Interview with Tanoue Shinya - Japanese ceramic artist, Keiko Gallery

Interview with Tanoue Shinya - Japanese ceramic artist represented by Keiko Gallery, October 2011

The special feature in partnership with Keiko Gallery includes interviews with 10 Japanese artists represented by Keiko, and many images with their works.

→ The interviews will be published in the first printed issue of Ceramics Now Magazine. Pre-order Issue nr. 1 - Winter 2011-2012 or subscribe for one year.

Ceramics Now Magazine : What was the starting point in your investigation with ceramics? Do you remember your early works?

Tanoue Shinya: When I was a student of Theology at the Doshisha University, I also belonged to the ceramic club. I was just absorbed to make something with clay in the club’s room. I worked for some textile company for two years after the graduation, and I entered Kyoto Saga Art College because I wanted to learn more throwing techniques. I remember the pieces I made in the college very well. The pieces I’ve made in my freshman year are the origins of my current series.

Tanoue Shinya Japanese Ceramics - Contemporary Ceramics Magazine

KARA-10: Fu- a, 2010, Glazed clay, 7” x 26” x 4 1/2” (h) - View his works

Your works may be simple, but the details, the lines and curves of your works are very sinuous. Tell us about how do you construct your pieces.

After creating the vessel or sculpture’s shape with coil techniques, the slip is applied on the surface. And then I groove the surface with needles one by one and at the end I rub iron into those grooves.

The important theme of my pieces is the shell - egg shells, shells of fruits or seashells, because they are deeply related to the normal circles of life. The cobalt blue in the pieces represent the ocean, which is the origin of life on Earth.  The wombs are consideres to be the shell of human beings, so if I could express in my pieces the memories of leaving the wombs (leaving forever the protective and comfortable feeling), it would be wonderful.

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Interview with Murata Yoshihiko - Japanese lacquer artist, Keiko Gallery

Interview with Murata Yoshihiko - Japanese lacquer artist represented by Keiko Gallery, October 2011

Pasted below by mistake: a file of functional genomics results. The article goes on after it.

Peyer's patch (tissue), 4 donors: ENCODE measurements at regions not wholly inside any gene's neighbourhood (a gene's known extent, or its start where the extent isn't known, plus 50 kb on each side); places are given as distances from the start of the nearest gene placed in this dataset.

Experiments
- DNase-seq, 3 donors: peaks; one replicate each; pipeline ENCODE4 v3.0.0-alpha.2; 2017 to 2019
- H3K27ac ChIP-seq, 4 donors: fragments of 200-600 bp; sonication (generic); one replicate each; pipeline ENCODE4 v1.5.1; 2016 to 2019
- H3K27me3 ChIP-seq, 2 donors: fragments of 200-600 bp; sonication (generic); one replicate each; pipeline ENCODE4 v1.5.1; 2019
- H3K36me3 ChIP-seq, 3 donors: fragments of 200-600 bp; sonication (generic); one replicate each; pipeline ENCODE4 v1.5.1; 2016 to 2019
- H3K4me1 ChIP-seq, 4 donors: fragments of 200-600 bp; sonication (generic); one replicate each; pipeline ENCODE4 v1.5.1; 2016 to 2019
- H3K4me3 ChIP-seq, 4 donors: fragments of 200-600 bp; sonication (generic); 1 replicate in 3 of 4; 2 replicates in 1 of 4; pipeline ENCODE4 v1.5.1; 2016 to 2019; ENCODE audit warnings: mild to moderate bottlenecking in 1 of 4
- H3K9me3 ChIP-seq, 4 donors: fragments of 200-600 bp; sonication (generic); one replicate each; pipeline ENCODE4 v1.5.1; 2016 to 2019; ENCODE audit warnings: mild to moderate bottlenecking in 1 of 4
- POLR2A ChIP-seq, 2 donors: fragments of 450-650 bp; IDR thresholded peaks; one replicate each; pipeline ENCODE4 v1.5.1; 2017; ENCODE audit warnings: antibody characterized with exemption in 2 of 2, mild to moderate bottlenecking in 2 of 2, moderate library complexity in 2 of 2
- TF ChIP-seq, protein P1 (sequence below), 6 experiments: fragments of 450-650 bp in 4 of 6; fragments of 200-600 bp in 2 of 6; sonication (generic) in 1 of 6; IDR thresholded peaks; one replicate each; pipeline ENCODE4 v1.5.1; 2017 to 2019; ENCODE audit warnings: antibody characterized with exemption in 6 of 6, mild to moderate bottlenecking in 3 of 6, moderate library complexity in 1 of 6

The special feature in partnership with Keiko Gallery includes interviews with 10 Japanese artists represented by Keiko, and many images with their works.

→ The interviews will be published in the first printed issue of Ceramics Now Magazine. Pre-order Issue nr. 1 - Winter 2011-2012 or subscribe for one year.

Ceramics Now Magazine : You are a very young and talented artist. What was your first experience with art and with lacquer?

Murata Yoshihiko: I wasn’t exposed to the arts that much and didn’t know about Japanese lacquer work very well until I entered the art collage. I was interested in design and woodwork working and wanted to make the furniture for our daily life when I was a teenager. When I was a sophomore student, I choose the Urushi department for my major, but it was something uncomfortable for me. At first, I made many chaotic pieces, however those pieces are supposed to be an origin of my work today.

Murata Yoshihiko Japanese Lacquer art on Ceramics Now Magazine

Silhouette-02, 2010, Maple wood, lacquer, 8” x 2 3/4” x 1 1/2” - View his works

Your works have an extraordinary sense of space and light, their shadows contrasting with the colors and the surroundings. How do you make these fantastic lines of dark? It has to do with the slim silhouettes of your works.

I simulate the three dimensional shapes in my mind, for example, how lines will be flowing or how they are placed on the pedestals or attached on the walls. I believe that only lines which look beautiful from any angles can make the lithe and sharp silhouette.

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Interview with Takeuchi Kouzo - Japanese ceramic artist, Keiko Gallery

Interview with Takeuchi Kouzo - Japanese ceramic artist represented by Keiko Gallery, October 2011

The special feature in partnership with Keiko Gallery includes interviews with 10 Japanese artists represented by Keiko, and many images with their works.

→ The interviews will be published in the first printed issue of Ceramics Now Magazine. Pre-order Issue nr. 1 - Winter 2011-2012 or subscribe for one year.

Ceramics Now Magazine : In your career as a ceramic artist, you took the challenge of using white porcelain in constructing complex geometrical systems. Tell us more about the motifs of your work.

I want to make people feel the passage of time over my pieces. When people see the remains of a culture or decayed buildings, they evoke special emotions. I want to express not only the ruins themselves, but also the atmosphere surrounding them and their strong presence. In other words, I want the audience to feel exactly how I felt when I looked at the destroyed buildings and ruins.

Takeuchi Kouzo Contemporary Japanese Ceramics

Modern Remains D II, 2006, Glazed porcelain, 21” x 22” x 9” - View his works

In what techniques do you usually work and what materials do you use?

The pieces are made out of porcelain clay. I make many hollow square tubes with slip casting and compose them before they get dry. After the biscuit firing, I apply the glaze and put them into the kiln at 2264 (F). I use the electric kiln for my white pieces.


Time is something you’ve embraced when constructing (or deconstructing) your works. What’s your works’ relation with time?

The geometric dense squares represent man-made buildings and I considered that the pieces might be able to embrace time if I break them, because the decayed geometric construction might evoke us about our far future. Since the color of white shows the lights and shadows clearly and dramatically, it maximizes the pathos and emotion of the modern ruins.

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Interview with Mariko Husain - Japanese jewelry artist, Keiko Gallery